Rare Haleakala Silversword Threatened by Climate Change
Posted on January 16, 2013
Biologists say the Haleakala silversword plant was under threat in the early 1900s from being eaten by animals and picked by visitors. The rare plant recovered, but has now entered a period of climate-related decline. The amazing plant grows for 20 to 90 years before the single reproductive event at the end of its life. During the reproductive period, the silversword grows a large inflorescence with as many as 600 flower heads. This inflorescence can reach six feet in height.
The silversword (Argyroxyphium sandwicense macrocephalum) grows only on a single volcano summit in Hawaii. It is viewed by 1 million visitors annually at Haleakala National Park. Researchers warn the plant faces a bleak outlook if climate trends continue.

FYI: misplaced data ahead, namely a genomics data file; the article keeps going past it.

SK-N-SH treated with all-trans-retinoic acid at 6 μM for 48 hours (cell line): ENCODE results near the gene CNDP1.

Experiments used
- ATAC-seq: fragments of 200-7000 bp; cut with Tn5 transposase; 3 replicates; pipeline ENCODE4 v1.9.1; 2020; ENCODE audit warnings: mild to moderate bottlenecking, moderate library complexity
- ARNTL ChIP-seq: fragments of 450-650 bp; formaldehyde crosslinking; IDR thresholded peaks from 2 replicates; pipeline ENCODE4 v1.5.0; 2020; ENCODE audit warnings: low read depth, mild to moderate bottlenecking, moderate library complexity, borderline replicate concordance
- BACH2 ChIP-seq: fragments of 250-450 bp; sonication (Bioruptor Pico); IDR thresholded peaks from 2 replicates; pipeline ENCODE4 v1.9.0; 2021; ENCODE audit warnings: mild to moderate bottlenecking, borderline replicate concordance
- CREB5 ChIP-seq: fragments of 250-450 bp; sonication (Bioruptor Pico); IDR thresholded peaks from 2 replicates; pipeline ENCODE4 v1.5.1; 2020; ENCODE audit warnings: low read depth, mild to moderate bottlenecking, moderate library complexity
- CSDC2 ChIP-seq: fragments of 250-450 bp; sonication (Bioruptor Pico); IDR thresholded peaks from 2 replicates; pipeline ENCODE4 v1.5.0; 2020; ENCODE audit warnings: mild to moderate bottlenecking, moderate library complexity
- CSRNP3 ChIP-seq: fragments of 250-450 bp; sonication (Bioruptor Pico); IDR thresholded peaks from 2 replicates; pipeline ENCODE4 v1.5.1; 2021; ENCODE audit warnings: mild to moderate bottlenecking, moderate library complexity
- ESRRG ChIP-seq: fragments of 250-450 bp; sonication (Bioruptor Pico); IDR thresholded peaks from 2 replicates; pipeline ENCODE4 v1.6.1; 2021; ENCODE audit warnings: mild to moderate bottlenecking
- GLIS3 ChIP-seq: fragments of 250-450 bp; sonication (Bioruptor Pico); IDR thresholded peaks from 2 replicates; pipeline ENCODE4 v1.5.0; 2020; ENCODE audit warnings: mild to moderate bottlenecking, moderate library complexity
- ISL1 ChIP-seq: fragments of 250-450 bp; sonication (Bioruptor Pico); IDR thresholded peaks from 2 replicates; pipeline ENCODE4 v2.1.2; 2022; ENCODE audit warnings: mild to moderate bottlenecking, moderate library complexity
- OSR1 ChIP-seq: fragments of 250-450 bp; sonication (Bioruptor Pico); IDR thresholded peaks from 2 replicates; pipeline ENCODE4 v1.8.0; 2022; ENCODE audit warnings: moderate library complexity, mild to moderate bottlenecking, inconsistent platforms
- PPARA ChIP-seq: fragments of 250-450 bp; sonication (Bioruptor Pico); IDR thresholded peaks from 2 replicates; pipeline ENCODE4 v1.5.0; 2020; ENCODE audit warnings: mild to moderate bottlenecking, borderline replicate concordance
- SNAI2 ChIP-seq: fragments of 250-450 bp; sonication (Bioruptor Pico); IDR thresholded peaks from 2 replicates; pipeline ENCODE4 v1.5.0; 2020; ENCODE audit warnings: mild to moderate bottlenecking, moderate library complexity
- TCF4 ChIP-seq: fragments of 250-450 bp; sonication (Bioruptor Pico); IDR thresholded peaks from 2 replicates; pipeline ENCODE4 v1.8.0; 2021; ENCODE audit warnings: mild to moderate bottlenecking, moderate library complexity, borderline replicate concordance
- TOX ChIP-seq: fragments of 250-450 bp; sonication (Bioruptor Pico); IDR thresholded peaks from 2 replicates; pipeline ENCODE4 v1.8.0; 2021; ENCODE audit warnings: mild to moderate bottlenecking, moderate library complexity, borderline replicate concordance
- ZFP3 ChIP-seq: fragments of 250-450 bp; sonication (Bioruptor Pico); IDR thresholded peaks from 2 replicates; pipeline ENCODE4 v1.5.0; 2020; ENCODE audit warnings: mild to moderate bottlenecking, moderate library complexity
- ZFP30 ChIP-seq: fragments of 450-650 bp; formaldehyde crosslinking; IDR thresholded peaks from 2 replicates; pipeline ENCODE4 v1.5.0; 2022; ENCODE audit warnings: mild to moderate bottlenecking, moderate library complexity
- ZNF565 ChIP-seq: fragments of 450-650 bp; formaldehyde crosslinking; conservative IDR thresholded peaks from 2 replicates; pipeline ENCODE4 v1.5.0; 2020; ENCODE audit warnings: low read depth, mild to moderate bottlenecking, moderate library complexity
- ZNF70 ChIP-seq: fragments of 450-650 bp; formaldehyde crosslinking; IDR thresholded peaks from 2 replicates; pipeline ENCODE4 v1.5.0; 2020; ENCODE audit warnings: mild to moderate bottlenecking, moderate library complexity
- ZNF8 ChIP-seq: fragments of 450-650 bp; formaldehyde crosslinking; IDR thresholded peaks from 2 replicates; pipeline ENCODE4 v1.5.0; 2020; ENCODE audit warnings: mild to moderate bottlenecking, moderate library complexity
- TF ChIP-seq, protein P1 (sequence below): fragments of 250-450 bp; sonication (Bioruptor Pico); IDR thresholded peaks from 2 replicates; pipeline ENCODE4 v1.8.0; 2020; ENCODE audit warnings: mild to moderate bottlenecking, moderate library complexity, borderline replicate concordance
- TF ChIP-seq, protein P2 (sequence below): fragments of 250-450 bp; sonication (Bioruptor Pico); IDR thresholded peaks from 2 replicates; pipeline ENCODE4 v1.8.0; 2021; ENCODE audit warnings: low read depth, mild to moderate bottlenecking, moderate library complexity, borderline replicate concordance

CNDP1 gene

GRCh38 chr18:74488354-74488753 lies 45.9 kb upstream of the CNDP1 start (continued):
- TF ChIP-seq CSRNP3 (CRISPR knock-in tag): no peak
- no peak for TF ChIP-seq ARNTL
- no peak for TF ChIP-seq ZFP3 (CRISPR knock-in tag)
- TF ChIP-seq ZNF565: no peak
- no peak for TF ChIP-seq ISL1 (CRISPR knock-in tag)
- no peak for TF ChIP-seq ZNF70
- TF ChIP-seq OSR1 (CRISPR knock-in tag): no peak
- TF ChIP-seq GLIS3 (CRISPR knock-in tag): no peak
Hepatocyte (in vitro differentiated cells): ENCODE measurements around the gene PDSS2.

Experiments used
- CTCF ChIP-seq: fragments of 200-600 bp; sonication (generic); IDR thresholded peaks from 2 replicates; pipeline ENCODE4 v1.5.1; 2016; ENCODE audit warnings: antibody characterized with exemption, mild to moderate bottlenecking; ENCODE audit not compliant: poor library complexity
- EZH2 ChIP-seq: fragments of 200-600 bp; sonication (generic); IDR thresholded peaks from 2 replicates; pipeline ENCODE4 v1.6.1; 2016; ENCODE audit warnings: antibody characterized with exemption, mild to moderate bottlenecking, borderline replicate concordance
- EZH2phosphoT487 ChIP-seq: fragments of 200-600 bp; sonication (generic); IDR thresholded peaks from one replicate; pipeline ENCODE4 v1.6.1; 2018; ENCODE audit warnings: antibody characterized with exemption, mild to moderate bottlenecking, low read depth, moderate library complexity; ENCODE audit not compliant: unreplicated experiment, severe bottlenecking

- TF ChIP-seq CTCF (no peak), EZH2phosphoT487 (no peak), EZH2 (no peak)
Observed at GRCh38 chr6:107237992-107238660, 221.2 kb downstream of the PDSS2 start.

Paul Krushelnycky, a biologist with the University of Hawai'i at Mānoa, College of Tropical Agriculture and Human Resources, and principal investigator for the project, said in a statement, "The silversword example foreshadows trouble for diversity in other biological hotspots, and it also illustrates how even well-protected and relatively abundant species may succumb to climate-induced stresses."
USGS Director Marcia McNutt says, "Despite the successful efforts of the National Park Service to protect this very special plant from local disturbance from humans and introduced species, we now fear that these actions alone may be insufficient to secure this plant's future. No part of our planet is immune from the impacts of climate change."
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